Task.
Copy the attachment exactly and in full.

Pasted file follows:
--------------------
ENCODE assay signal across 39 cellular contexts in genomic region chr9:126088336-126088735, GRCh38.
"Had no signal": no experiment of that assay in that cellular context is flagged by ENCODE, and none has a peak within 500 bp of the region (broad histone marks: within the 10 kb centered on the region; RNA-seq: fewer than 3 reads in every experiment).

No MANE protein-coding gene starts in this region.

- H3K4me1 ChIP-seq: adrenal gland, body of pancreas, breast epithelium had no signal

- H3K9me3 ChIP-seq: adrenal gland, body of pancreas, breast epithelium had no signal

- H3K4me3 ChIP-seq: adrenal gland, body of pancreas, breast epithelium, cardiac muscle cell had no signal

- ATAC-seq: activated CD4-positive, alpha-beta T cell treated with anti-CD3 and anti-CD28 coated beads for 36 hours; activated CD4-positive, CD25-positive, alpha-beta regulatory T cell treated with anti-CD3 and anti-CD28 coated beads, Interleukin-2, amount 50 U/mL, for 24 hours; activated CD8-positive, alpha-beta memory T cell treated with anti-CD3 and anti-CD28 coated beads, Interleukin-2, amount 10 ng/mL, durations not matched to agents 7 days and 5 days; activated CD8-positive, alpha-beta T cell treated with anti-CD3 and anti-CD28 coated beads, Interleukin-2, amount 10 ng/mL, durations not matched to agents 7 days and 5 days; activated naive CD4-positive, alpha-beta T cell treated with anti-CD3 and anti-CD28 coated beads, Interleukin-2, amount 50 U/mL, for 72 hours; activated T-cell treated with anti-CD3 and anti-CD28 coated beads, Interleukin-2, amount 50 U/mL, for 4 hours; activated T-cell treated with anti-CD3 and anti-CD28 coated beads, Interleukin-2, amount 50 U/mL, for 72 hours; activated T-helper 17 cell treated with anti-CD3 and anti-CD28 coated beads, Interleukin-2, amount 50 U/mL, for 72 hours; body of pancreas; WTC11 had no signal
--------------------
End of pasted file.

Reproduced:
ENCODE assay signal across 39 cellular contexts in genomic region chr9:126088336-126088735, GRCh38.
"Had no signal": no experiment of that assay in that cellular context is flagged by ENCODE, and none has a peak within 500 bp of the region (broad histone marks: within the 10 kb centered on the region; RNA-seq: fewer than 3 reads in every experiment).

No MANE protein-coding gene starts in this region.

- H3K4me1 ChIP-seq: adrenal gland, body of pancreas, breast epithelium had no signal

- H3K9me3 ChIP-seq: adrenal gland, body of pancreas, breast epithelium had no signal

- H3K4me3 ChIP-seq: adrenal gland, body of pancreas, breast epithelium, cardiac muscle cell had no signal

- ATAC-seq: activated CD4-positive, alpha-beta T cell treated with anti-CD3 and anti-CD28 coated beads for 36 hours; activated CD4-positive, CD25-positive, alpha-beta regulatory T cell treated with anti-CD3 and anti-CD28 coated beads, Interleukin-2, amount 50 U/mL, for 24 hours; activated CD8-positive, alpha-beta memory T cell treated with anti-CD3 and anti-CD28 coated beads, Interleukin-2, amount 10 ng/mL, durations not matched to agents 7 days and 5 days; activated CD8-positive, alpha-beta T cell treated with anti-CD3 and anti-CD28 coated beads, Interleukin-2, amount 10 ng/mL, durations not matched to agents 7 days and 5 days; activated naive CD4-positive, alpha-beta T cell treated with anti-CD3 and anti-CD28 coated beads, Interleukin-2, amount 50 U/mL, for 72 hours; activated T-cell treated with anti-CD3 and anti-CD28 coated beads, Interleukin-2, amount 50 U/mL, for 4 hours; activated T-cell treated with anti-CD3 and anti-CD28 coated beads, Interleukin-2, amount 50 U/mL, for 72 hours; activated T-helper 17 cell treated with anti-CD3 and anti-CD28 coated beads, Interleukin-2, amount 50 U/mL, for 72 hours; body of pancreas; WTC11 had no signal